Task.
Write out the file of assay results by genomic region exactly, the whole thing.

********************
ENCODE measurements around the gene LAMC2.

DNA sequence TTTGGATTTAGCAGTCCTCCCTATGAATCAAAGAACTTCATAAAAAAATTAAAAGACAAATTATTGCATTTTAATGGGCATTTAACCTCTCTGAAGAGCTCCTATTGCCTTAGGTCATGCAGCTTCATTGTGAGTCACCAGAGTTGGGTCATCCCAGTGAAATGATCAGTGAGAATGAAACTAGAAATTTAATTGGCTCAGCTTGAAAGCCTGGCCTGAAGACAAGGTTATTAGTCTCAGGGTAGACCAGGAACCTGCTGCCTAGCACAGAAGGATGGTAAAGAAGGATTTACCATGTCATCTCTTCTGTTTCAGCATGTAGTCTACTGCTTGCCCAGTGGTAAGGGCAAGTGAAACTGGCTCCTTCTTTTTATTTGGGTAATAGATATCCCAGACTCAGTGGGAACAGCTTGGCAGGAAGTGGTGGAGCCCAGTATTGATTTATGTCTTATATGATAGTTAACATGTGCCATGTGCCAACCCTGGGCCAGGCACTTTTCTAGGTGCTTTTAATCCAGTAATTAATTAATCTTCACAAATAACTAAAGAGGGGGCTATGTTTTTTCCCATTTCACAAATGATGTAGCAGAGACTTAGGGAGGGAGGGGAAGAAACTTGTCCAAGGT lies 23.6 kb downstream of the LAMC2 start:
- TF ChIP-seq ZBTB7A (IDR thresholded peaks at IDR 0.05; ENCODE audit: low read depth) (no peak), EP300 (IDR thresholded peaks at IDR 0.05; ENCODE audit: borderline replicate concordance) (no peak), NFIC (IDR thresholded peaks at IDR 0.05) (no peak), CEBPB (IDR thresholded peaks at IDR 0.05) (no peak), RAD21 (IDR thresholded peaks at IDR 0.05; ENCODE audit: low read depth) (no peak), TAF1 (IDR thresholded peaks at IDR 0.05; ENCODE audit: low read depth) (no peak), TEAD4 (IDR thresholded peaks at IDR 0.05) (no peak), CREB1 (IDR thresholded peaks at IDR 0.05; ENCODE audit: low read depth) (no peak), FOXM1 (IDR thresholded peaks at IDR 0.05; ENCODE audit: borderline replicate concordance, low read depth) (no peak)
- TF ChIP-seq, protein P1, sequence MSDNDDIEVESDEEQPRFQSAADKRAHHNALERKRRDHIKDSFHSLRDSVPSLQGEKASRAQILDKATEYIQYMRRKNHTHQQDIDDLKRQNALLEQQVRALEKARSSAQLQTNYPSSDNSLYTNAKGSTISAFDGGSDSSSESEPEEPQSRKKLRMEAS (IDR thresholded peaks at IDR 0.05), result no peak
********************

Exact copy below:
ENCODE measurements around the gene LAMC2.

DNA sequence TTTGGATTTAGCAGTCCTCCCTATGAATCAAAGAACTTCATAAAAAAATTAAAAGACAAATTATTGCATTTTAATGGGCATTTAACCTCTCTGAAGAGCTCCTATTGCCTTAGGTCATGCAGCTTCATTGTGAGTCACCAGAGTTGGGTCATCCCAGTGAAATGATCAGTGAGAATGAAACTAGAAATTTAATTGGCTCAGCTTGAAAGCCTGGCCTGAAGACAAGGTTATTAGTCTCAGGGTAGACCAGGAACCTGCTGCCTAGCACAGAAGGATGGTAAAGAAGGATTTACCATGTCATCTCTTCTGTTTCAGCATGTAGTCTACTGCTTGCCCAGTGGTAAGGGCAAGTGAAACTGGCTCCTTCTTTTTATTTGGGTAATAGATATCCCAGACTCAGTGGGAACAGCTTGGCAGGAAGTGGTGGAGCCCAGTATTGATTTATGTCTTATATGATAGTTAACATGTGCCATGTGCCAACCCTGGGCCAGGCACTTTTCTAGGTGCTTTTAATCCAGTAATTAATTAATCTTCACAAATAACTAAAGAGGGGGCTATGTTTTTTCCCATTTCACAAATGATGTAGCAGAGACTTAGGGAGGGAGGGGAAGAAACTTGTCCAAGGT lies 23.6 kb downstream of the LAMC2 start:
- TF ChIP-seq ZBTB7A (IDR thresholded peaks at IDR 0.05; ENCODE audit: low read depth) (no peak), EP300 (IDR thresholded peaks at IDR 0.05; ENCODE audit: borderline replicate concordance) (no peak), NFIC (IDR thresholded peaks at IDR 0.05) (no peak), CEBPB (IDR thresholded peaks at IDR 0.05) (no peak), RAD21 (IDR thresholded peaks at IDR 0.05; ENCODE audit: low read depth) (no peak), TAF1 (IDR thresholded peaks at IDR 0.05; ENCODE audit: low read depth) (no peak), TEAD4 (IDR thresholded peaks at IDR 0.05) (no peak), CREB1 (IDR thresholded peaks at IDR 0.05; ENCODE audit: low read depth) (no peak), FOXM1 (IDR thresholded peaks at IDR 0.05; ENCODE audit: borderline replicate concordance, low read depth) (no peak)
- TF ChIP-seq, protein P1, sequence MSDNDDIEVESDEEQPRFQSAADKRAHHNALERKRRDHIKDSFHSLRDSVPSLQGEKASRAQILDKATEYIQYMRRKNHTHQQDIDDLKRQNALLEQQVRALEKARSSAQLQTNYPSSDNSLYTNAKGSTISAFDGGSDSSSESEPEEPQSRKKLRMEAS (IDR thresholded peaks at IDR 0.05), result no peak